September has always seemed like the start of a new year! With its new beginnings, we should start afresh with our attitudes; we should open our hearts to new ideas.
Individuals today are transient; they are constantly moving for school, for their work, for their families, or just for a change. I have moved various times since leaving high school. I have had many new beginnings and endings with cities, schools, and work. I have embraced each move, though, as I love meeting new people and learning their unique stories. Each of my moves has been an exciting experience and has taught me new lessons. However, moving and changing are by no means easy tasks.
For me, the hardest part about moving was connecting with new social groups. It can be tough breaking into a new social environment that is already settled. Many people worry about fitting in with the crowd and getting others’ approval. This can be particularly challenging when the people of the new place are resistant to change and are unwelcoming in their approach to newcomers. It takes a lot of strength to attend a new setting. Building new relationships is hard work; some people give up. Would you really want to keep attending a place where you didn’t feel special?
We have all been in the “New Person” situation. For example, you may want to try a new activity. I will tell you it’s exciting, but it’s scary to show up on the first day where you don’t know anyone. Some people don’t even show up to the tryout or the first class if they have no one to go with. The anxiety for the new person is caused by trying to be included in the already established group. This is where power dynamics can really cause problems, as the established group may not care about fostering the development of the new recruits. The funny thing is, these individuals who had been there a long time were once new recruits themselves!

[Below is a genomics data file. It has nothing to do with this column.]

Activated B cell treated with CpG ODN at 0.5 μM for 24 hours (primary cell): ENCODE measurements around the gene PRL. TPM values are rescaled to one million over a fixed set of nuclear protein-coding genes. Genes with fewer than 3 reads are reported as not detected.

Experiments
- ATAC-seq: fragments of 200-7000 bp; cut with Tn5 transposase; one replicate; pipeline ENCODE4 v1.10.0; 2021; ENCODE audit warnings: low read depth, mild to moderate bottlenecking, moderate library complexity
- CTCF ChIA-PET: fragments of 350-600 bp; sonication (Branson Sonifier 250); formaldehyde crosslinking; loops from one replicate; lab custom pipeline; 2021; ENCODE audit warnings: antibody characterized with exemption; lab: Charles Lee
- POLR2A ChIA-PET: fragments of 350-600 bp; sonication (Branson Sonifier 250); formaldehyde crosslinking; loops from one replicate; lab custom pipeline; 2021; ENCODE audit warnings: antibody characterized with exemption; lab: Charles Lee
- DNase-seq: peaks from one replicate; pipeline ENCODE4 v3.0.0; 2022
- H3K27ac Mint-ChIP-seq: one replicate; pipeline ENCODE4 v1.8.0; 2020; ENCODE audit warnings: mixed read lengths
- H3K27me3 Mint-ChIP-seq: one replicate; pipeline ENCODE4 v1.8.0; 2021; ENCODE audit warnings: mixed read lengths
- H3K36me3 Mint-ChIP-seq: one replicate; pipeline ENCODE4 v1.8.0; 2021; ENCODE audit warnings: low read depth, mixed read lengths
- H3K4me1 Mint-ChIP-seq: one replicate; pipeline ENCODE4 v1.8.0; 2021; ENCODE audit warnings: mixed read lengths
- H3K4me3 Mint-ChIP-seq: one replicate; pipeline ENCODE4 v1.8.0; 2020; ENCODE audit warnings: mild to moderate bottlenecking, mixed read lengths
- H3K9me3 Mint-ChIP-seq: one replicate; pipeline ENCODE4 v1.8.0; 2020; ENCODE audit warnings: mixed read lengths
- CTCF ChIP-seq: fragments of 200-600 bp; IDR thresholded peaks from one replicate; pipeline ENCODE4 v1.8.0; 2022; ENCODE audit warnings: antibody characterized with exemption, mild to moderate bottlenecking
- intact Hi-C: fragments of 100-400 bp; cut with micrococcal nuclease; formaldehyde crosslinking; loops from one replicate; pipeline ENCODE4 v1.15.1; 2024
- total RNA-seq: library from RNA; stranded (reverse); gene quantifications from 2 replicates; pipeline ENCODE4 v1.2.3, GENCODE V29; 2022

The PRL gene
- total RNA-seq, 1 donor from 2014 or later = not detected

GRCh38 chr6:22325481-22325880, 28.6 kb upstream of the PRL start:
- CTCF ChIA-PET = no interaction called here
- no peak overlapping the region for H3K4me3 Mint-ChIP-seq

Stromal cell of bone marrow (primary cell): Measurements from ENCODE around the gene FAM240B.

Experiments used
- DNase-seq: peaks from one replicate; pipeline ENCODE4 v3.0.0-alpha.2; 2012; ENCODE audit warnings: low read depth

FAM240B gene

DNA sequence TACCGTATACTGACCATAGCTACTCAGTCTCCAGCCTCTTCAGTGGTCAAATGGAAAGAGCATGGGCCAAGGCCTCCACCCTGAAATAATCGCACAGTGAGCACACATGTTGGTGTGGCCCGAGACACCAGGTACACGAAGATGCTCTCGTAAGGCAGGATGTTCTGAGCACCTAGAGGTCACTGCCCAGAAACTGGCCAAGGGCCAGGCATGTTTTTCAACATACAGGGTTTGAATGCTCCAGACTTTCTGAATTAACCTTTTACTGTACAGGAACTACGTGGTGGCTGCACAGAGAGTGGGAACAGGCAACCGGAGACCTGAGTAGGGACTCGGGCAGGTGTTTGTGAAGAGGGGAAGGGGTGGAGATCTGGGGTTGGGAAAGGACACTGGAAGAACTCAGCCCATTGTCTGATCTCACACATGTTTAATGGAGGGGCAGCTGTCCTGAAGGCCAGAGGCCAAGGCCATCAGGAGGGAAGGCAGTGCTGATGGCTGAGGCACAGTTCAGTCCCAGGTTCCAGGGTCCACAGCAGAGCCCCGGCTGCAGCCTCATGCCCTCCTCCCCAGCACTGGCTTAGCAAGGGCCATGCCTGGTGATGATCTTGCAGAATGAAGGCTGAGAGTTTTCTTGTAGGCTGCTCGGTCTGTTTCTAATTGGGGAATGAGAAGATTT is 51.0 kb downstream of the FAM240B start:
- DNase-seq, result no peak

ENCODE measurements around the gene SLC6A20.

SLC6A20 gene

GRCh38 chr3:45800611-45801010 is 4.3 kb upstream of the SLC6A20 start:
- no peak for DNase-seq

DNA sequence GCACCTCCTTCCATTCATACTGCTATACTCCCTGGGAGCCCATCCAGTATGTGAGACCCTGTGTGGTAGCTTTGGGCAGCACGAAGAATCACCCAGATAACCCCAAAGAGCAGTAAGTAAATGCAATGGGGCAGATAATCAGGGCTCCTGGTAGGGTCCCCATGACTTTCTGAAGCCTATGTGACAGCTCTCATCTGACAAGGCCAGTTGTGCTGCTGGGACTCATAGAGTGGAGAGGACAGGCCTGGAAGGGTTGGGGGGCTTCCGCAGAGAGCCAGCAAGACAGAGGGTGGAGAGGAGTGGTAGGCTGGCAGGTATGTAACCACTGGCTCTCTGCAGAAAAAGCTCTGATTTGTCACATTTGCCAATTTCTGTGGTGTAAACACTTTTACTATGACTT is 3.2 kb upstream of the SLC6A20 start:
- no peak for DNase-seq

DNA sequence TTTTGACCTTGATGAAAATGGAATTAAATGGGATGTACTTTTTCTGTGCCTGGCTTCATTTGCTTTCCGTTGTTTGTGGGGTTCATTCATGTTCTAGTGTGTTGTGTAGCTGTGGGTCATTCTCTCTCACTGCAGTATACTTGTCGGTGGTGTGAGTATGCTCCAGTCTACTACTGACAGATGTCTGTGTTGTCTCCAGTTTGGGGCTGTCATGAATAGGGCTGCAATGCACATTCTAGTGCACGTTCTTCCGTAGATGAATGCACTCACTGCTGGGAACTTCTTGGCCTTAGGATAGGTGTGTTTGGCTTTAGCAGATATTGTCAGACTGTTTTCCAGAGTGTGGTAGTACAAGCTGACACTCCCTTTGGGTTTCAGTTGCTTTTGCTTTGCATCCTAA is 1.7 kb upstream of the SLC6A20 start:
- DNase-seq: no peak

Now, I know in life that power dynamics exist in every relationship, but this isn’t an excuse to treat people poorly. Many people leave social environments and relationships where they aren’t treated properly and their personal growth isn’t fostered.
Put yourself in the new person’s shoes. They are new to town, to the school, or to the community; they are seeking new connections with people. How would you like people to interact with you if you were new to a place? The people are what make any community! Creating healthy communities through the development of positive relationships starts with you!
I challenge you this year to be embrace differences. If you see someone who is new or is shy, invite them into your group. Let’s get this new year off to a positive start! We can do this by shifting our attitudes and being welcoming to new ideas and new people in our lives.